The Kingdom I & II

The Larum of the Living

Lars von Trier created The Kingdom miniseries to finance his embryonic production company, Zentropa Entertainment, but the project is no sell-out. While the Dogme 95 Manifesto (released shortly after Part 1 of The Kingdom aired) may have denied the suitability of genre pictures, The Kingdom is a horror narrative made with love. The series, which aired in two parts in 1994 and 1997, is an unapologetic ghost story that tinkers with some of the ingredients von Trier and Thomas Vinterberg listed as essential components of revolutionary filmmaking: hand-held camerawork, the use of a real location, and a reliance on (mostly) diegetic sound and (mostly) natural lighting. The Kingdom isn’t Dogme, nor does it pretend to be; von Trier uses a few filter and make-up effects, throws in a few wind and string chords, and he probably didn’t unearth a bottled girl-corpse on the premises where he shot the series. But it’s a fine precursor to von Trier’s The Idiots and Vinterberg’s The Celebration, later films more illustrative of their Spartan approach. Whether or not he had Dogme in mind when he shot The Kingdom, von Trier was already relying on character and performance to give a story its weight, and character and performance remain the backbone of the series and continue—more than a decade on—to draw us in.

Place stands in for protagonist in The Kingdom, uniting an ensemble cast and giving each character something to work against. That place is a hospital—a real hospital in Copenhagen called Rigshospitalet (“Riget” for short, which is also the show’s original Danish title). Location, of course, is essential to ghost stories. Rather than a farmhouse bruised by traumatic events or an asylum naturally given to specters, von Trier’s ghosts roam the halls of a cutting-edge hospital recognizable to most Danes. But its modern, real-life aesthetic has been washed away by proto-Dogme technique. Its corridors are lit with the grainy tinge of yellow-brown illness. Von Trier makes much of its shadows and little-known corners, turning Kingdom Hospital into a bunker that sits heavily in the camera’s frame and pulls its staff and patients (and ghosts) back towards its heart whenever they venture out. That magnetism of place is represented by a mysterious ambulance that rushes towards the hospital each night, always coming but never seen leaving, and vanishing when it reaches the Casualties door.

The series chokes us with a claustrophobic unity of place, which owes much to classical ideals of stagecraft. Greek tragedy was on von Trier’s mind when he scripted the project; The Kingdom bows to Sophocles with a chorus that contemplates the actions of characters and frets disinterestedly about consequences. Morten Rotne Leffers and Vita Jensen play the subterranean Dishwashers who scrub and rinse and blink at the ceiling knowingly. If von Trier has caught flack for reconstituting the “wise child” trope, he makes up for it with ingenuity—Down Syndrome lends Leffers’ and Jensen’s voices a chanting quality that recalls the choral aspect of the Greek chorus, and their rattling dishes mimic the effect of dithyrambic percussion. The actors are solidly part of the event, defying their characters’ humdrum existence, trapped in a basement with a Rumpelstiltskinian mound of biohazard dishware. They turn our sympathy on its ear. In The Kingdom, nothing is left to rest comfortably for long, and the Dishwashers are written and cast in such a way that we’re prevented from classifying them as anything more than “chorus.” They go from wise to questioning, merry to sententious, active to passive to active again, and they force us to second-guess our second guesses as events play out overhead.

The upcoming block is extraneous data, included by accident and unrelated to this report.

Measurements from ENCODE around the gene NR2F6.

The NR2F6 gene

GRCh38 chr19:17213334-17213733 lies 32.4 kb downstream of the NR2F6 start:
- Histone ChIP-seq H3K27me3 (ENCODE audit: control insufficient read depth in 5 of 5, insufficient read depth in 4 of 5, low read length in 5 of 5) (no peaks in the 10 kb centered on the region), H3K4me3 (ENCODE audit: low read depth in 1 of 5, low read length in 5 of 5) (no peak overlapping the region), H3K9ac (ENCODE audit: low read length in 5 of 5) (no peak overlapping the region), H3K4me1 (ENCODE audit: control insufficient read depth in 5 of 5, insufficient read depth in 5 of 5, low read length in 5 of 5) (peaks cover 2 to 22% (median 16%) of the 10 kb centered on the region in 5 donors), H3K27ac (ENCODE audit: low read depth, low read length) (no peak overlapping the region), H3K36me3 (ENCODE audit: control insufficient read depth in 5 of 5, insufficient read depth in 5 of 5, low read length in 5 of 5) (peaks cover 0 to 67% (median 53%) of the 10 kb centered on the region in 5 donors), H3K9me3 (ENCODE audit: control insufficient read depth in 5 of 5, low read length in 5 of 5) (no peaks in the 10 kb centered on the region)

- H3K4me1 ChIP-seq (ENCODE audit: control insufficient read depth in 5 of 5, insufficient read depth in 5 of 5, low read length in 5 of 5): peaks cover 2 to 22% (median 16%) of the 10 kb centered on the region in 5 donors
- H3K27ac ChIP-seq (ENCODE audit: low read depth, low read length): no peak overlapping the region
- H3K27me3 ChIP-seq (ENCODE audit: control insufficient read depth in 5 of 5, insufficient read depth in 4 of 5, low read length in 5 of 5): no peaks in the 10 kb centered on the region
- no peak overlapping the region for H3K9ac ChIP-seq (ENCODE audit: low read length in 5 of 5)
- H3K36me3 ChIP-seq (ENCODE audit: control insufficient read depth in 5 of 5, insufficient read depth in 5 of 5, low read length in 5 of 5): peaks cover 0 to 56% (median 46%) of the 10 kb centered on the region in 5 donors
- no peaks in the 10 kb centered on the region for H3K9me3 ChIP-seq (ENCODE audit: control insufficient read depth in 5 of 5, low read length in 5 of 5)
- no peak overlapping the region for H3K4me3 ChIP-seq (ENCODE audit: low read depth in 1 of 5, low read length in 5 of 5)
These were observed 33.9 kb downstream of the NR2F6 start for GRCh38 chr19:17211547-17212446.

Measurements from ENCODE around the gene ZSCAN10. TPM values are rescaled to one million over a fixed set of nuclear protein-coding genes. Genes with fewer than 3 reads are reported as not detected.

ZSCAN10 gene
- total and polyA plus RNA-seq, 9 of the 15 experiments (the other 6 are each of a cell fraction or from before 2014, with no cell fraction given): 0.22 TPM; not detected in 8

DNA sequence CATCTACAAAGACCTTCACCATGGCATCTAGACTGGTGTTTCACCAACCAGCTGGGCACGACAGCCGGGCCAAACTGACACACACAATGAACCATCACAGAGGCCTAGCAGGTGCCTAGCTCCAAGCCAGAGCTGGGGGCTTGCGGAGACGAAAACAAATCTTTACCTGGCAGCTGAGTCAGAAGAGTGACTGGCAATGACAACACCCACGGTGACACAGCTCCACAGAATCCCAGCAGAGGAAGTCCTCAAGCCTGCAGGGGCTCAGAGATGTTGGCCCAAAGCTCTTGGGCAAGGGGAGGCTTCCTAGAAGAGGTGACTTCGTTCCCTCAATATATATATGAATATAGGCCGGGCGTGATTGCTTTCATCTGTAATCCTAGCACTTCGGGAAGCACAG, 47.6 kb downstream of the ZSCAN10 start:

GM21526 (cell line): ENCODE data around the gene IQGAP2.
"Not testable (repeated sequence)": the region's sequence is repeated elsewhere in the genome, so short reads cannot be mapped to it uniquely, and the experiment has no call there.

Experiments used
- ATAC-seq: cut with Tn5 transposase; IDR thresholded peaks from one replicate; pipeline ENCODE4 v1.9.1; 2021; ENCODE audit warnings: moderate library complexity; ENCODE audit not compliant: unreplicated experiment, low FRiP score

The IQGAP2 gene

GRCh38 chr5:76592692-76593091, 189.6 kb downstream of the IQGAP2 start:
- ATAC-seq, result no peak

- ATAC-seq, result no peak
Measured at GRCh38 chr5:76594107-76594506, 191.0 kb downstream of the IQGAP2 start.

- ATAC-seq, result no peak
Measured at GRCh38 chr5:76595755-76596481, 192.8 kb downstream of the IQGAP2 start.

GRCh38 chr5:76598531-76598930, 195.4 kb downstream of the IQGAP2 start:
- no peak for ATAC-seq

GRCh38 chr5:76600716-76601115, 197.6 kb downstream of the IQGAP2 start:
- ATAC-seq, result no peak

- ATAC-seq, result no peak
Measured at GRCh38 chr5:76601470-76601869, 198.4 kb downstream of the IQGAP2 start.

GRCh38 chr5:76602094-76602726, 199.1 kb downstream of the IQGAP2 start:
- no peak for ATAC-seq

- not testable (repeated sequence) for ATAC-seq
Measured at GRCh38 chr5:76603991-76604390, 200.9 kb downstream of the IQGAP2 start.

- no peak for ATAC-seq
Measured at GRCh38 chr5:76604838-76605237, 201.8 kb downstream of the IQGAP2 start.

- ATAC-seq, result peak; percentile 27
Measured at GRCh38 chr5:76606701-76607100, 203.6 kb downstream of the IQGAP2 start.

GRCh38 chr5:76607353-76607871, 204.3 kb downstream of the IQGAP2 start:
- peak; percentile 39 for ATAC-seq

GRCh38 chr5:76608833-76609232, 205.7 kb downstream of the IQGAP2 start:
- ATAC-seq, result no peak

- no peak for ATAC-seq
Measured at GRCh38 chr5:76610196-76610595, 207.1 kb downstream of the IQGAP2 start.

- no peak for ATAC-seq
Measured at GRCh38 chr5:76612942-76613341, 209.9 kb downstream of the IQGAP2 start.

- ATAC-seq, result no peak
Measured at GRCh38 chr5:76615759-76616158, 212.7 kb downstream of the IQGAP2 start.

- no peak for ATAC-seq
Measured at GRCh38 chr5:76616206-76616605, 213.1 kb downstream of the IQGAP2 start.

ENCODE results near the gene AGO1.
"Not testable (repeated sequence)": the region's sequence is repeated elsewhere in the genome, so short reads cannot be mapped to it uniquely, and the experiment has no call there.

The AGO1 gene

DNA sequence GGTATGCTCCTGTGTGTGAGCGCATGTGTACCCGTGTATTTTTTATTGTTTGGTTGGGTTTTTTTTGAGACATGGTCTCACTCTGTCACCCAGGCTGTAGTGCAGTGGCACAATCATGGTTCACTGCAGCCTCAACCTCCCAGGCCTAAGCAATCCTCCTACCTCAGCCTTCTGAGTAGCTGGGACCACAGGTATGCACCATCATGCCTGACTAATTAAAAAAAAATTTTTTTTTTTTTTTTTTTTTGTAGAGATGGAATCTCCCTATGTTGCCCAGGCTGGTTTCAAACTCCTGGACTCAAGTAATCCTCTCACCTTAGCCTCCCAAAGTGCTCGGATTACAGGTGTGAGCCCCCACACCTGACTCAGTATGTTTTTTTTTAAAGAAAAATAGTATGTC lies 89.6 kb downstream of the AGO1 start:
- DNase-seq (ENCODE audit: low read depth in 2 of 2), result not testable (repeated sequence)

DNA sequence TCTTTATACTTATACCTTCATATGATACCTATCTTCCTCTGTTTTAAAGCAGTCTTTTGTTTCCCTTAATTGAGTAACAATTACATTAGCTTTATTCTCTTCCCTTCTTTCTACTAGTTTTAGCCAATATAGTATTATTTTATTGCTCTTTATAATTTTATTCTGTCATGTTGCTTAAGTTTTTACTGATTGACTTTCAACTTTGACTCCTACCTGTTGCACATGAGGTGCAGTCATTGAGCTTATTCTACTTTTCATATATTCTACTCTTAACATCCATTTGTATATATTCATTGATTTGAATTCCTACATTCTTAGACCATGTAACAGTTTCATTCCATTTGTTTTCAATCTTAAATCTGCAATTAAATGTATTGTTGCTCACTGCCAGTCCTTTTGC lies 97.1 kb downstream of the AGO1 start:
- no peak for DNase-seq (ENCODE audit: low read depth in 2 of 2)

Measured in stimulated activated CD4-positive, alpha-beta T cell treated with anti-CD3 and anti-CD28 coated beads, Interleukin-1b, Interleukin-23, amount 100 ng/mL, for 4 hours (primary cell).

A similar ambiguity is attached to the character of Sigrid Drusse (Kirsten Rolffes), the hypochondriac who spends most of Part 1 malingering on a ward with trumped up symptoms so she can learn more about a little spook-girl. Like the ghostly ambulance, Drusse can’t leave the hospital, checking herself back in as soon as she’s discharged. She’s the story’s focal point. Her ears are the first to prick up when the ghost wails in an elevator shaft, and it’s Drusse who leads us on a quest to get to the bottom of the haunting. With her white bowl-cut and salmon bathrobe, she’s a misogynistic emblem von Trier vexes over the course of the series. The figure of the useless and superstitious old woman is heckled by staff, but her spiritualism is as good as a magnifying glass as she inspects the hospital and interrogates its ghosts. Her woo is as real as the science deployed in the name of medicine all around her (and some of the mad-hatter experiments at Kingdom Hospital make her methods look relatively sane). Rolffes plays Drusse with a resigned exhaustion appropriate to her character’s age and busybody nature; when she’s chided for wasting hospital time, she barely flinches. She absorbs rather than rebuffs confrontation, used to being spoken down to by everyone but her hospital-orderly son, and just as used to being right. She may embody the overbearing mother, but her loyal Bulder (Jens Okking) is a constant ally and his affectionate perspective of Drusse colors our own, which breaks the stereotype down.